Arafat 'not poisoned', says French minister

14th November 2004, Comments 0 comments

PARIS, Nov 14 (AFP) - French Health Minister Philippe Douste-Blazy said Sunday there was no reason to suspect poisoning in the death of Palestinian leader Yasser Arafat in a Paris hospital last week.

PARIS, Nov 14 (AFP) - French Health Minister Philippe Douste-Blazy said Sunday there was no reason to suspect poisoning in the death of Palestinian leader Yasser Arafat in a Paris hospital last week.

"Medically, scientifically, technologically, everything was done in medical terms and by way of treatment, and nothing leads us to suppose there was poisoning," said Douste-Blazy in an interview with a French Jewish radio station.

His comments came after the Palestinian representative in France Leila Shahid said earlier Sunday she thought it was possible that Arafat could have been poisoned.

Mystery continues to surround his illness and death. The issue has become a major point of scrutiny in France where officials have refused to divulge information, citing patient confidentiality under French law.

"It is quite possible that he was poisoned because they (the Israelis) have poisoned others," Shahid said on the private French radio station Europe One. "I cannot tell you that, medically, we have any proof."

Nasser al-Qidwa, Arafat's nephew and Palestinian representative to the United Nations, also demanded explanations in newspaper interviews this weekend.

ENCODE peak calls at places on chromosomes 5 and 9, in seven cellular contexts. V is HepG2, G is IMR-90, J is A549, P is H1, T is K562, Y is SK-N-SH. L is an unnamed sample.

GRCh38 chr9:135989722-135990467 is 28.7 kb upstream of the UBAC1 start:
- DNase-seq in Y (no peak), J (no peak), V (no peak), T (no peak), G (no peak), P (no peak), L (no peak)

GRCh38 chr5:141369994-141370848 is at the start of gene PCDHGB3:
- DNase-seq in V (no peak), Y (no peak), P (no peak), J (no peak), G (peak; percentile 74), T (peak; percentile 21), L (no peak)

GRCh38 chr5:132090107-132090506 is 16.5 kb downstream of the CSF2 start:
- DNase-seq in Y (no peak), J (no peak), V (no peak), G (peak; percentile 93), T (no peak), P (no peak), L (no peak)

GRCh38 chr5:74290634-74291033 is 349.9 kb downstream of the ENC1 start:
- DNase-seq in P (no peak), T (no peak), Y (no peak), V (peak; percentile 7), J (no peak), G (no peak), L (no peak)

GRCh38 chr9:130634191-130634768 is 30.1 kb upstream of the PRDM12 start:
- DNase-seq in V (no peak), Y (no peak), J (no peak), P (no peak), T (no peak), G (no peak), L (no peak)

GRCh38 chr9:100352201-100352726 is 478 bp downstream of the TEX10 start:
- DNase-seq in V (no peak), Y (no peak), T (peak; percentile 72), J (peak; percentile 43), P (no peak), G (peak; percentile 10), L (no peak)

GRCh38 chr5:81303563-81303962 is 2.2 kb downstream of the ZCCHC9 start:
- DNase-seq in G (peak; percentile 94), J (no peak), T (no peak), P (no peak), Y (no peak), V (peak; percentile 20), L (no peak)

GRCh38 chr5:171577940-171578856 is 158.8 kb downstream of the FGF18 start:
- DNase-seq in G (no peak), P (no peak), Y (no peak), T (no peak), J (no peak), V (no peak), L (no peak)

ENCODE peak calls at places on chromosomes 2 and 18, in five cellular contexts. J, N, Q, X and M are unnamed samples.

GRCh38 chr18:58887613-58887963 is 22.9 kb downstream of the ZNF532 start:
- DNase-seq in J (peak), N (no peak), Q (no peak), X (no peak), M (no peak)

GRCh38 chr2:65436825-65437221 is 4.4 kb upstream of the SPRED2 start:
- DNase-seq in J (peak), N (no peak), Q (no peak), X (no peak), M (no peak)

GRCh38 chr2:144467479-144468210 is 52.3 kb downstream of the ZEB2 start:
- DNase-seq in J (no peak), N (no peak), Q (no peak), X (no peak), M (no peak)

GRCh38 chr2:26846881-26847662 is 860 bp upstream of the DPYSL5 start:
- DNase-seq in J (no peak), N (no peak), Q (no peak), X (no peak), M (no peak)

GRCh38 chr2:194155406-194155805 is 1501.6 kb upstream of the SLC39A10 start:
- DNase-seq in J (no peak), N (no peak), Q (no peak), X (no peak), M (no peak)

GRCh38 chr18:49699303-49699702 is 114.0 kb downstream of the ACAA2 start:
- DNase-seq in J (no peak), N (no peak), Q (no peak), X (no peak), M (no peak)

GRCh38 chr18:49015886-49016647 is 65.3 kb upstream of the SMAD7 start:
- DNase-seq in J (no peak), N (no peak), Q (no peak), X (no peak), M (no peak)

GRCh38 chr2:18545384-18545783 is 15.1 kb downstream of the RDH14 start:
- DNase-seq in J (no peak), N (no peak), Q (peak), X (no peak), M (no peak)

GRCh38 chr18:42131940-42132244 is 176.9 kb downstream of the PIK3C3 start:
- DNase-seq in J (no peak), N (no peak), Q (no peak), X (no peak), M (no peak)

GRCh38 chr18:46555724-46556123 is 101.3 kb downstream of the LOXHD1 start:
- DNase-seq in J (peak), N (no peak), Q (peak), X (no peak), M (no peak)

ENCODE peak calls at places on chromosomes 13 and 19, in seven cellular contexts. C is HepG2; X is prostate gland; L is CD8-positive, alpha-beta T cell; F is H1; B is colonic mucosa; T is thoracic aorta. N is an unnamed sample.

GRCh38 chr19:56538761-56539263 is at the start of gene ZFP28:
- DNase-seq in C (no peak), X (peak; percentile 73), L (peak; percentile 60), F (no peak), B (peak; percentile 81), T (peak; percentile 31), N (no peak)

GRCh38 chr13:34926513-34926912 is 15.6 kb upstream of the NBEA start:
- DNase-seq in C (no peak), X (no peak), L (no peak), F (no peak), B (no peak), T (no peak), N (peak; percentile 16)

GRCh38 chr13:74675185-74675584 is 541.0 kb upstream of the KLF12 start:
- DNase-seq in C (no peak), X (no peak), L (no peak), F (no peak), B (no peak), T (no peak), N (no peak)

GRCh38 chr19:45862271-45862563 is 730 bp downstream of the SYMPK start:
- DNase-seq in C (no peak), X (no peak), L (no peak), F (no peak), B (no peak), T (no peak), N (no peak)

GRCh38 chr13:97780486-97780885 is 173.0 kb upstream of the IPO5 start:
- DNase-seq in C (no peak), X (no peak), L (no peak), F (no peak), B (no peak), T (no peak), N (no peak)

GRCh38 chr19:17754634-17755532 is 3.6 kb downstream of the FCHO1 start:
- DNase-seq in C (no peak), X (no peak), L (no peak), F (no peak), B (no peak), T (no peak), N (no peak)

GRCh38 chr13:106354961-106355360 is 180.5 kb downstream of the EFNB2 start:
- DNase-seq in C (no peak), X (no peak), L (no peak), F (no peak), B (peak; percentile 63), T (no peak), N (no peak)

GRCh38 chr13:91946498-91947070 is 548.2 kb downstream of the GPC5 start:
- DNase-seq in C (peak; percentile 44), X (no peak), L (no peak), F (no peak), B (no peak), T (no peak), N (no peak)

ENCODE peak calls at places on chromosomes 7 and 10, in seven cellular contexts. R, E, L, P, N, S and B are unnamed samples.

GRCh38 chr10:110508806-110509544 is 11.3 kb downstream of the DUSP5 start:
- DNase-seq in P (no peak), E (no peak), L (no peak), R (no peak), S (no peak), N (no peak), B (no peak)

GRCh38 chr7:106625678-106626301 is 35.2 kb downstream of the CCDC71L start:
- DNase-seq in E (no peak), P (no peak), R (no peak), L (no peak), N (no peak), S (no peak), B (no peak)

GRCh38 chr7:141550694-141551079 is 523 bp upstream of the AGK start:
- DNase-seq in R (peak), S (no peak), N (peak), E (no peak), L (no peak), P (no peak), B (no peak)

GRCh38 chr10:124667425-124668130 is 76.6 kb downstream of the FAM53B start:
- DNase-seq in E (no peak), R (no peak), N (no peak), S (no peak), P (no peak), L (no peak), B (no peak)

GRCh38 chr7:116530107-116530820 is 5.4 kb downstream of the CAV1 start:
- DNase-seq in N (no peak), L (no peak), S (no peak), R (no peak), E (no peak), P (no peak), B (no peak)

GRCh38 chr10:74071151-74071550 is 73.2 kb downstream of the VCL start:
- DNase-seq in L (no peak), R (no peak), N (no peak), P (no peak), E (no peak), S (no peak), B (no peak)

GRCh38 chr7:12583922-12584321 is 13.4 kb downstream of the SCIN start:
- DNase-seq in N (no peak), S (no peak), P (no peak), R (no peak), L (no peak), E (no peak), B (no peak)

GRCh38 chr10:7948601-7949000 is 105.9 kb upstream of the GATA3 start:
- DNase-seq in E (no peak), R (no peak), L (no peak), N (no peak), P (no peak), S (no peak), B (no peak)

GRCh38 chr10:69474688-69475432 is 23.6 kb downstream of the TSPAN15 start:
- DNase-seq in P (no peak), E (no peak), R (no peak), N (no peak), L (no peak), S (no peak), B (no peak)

"We can't forget that there was no diagnosis and this case must remain open," Al-Qidwa said in comments published Sunday by the Lisban newspaper Publico.

"It is the right of the Palestinian people to, in the future, try to obtain final and clear conclusions regarding this matter."

Arafat died in Paris last Thursday aged 75. He had been flown on October29 to France for treatment after tests showed he had a low count of blood platelets.

Neither the French hospital where he was treated nor Palestinian officials have announced a cause of death.

Douste-Blazy told Radio J station here only Arafat's family had had full access to all medical records.

The medical team at the French military hospital where Arafat was treated for a blood disorder had shown the family the records, both while treatment was in progress and in summary, the minister said.

"I was not personally acquainted with the files either as a doctor or as health minister," he admitted.

But he continued: "I can tell you it appears nothing in the medical files indicated that there might have been such a case (of poisoning,) otherwise the legal authorities would have had to take the files in hand."

"I draw this conclusion while noting that permission was given to bury the remains as a consequence of my certified statement," he added.

"France received Arafat and...everything was done by military medical staff scientifically, medically and technically to care for him," the French minister said.

© AFP

Subject: French News

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